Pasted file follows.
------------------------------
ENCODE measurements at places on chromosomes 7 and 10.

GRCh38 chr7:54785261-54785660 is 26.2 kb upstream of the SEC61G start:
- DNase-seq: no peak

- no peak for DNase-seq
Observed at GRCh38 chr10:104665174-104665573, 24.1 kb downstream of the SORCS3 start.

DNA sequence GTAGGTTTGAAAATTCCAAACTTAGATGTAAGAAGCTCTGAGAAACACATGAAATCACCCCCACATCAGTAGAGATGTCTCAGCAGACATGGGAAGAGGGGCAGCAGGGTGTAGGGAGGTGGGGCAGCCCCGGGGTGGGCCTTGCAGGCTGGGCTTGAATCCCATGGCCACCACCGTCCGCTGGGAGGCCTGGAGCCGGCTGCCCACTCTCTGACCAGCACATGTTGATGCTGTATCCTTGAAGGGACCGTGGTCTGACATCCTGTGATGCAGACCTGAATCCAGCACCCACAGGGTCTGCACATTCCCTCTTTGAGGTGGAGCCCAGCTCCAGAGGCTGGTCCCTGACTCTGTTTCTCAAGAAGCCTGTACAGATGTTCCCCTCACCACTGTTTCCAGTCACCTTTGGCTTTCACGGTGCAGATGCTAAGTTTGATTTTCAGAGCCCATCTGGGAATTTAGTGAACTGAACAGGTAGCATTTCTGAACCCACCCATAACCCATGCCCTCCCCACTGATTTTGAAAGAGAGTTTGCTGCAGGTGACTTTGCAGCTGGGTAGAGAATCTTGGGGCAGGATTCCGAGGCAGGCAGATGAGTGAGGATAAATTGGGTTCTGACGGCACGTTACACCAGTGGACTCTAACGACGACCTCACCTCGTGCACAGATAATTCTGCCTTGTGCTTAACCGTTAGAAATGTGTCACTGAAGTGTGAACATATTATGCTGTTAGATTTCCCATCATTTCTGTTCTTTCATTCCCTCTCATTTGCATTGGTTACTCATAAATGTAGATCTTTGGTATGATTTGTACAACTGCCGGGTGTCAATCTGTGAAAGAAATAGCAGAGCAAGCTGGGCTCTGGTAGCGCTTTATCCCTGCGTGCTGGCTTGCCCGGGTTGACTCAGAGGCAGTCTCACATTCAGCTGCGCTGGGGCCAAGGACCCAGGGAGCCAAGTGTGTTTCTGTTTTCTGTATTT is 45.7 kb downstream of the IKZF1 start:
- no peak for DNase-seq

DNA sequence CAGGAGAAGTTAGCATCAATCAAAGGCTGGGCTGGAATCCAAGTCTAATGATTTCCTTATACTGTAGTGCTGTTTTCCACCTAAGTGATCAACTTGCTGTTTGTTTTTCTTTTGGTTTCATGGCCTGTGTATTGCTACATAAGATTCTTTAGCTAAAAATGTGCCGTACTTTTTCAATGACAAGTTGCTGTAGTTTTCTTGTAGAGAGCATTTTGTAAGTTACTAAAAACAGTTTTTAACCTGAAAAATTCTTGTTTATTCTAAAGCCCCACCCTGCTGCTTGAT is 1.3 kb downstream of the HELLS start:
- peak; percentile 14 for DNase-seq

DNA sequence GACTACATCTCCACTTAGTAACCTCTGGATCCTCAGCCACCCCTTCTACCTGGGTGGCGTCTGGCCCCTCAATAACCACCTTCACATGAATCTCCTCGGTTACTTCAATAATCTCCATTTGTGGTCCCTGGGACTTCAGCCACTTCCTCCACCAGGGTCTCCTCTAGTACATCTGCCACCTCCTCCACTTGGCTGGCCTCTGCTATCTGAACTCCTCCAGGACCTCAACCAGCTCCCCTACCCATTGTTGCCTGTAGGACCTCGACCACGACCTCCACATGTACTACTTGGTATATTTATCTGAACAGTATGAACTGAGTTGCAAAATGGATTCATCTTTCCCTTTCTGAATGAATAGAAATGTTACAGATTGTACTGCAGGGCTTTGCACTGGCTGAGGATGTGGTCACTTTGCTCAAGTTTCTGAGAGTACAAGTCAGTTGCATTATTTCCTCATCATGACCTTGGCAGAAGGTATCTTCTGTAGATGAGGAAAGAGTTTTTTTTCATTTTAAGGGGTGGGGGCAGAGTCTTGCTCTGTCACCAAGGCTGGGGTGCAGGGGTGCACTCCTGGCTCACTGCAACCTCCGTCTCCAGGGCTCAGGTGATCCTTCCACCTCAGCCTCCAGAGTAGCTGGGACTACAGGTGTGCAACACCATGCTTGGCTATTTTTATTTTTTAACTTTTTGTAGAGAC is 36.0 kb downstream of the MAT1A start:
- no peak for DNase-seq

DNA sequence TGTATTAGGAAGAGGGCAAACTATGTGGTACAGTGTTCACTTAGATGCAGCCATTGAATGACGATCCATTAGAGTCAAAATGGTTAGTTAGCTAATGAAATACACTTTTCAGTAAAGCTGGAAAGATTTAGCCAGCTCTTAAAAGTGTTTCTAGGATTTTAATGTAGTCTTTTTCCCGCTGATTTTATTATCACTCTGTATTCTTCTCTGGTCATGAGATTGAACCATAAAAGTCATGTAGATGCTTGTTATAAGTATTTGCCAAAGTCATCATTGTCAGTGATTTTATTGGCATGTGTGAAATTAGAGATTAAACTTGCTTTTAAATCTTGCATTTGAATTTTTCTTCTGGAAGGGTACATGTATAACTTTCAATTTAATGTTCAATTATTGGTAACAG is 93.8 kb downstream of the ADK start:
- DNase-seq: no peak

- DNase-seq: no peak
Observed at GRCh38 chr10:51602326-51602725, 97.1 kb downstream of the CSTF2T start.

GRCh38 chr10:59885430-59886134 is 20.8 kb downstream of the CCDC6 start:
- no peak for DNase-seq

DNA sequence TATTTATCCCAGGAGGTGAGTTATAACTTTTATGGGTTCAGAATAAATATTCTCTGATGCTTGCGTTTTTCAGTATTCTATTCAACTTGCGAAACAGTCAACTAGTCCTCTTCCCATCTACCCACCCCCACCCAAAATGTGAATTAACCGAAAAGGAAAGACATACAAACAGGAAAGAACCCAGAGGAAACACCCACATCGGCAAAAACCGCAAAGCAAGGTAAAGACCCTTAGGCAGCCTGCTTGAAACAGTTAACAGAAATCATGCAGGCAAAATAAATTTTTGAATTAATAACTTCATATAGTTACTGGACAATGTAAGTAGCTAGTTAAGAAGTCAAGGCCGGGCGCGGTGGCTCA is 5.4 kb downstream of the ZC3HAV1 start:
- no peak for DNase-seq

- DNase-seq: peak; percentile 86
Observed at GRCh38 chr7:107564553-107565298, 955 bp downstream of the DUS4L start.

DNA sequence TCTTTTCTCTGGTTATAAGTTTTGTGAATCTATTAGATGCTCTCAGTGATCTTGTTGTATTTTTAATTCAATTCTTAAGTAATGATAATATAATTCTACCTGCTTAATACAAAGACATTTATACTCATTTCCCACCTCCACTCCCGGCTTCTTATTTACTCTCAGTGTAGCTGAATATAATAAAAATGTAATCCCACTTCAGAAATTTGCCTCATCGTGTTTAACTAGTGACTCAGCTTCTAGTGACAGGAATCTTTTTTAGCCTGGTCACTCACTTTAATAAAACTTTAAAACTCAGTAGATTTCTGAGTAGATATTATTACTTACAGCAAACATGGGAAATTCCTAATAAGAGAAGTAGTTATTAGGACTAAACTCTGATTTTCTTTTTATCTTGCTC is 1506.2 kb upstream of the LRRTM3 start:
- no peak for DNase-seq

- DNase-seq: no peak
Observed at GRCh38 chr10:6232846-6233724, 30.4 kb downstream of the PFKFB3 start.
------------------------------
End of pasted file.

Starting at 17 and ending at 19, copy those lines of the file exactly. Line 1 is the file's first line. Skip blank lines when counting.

- no peak for DNase-seq

DNA sequence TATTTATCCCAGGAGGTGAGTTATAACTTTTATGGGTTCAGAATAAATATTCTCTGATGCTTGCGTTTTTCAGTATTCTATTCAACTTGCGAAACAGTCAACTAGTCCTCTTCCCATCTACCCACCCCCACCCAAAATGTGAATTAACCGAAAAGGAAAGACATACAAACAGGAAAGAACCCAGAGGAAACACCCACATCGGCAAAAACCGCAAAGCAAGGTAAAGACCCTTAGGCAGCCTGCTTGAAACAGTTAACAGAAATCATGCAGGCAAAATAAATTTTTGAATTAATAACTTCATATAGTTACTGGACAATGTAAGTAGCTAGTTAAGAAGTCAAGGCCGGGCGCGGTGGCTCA is 5.4 kb downstream of the ZC3HAV1 start:
- no peak for DNase-seq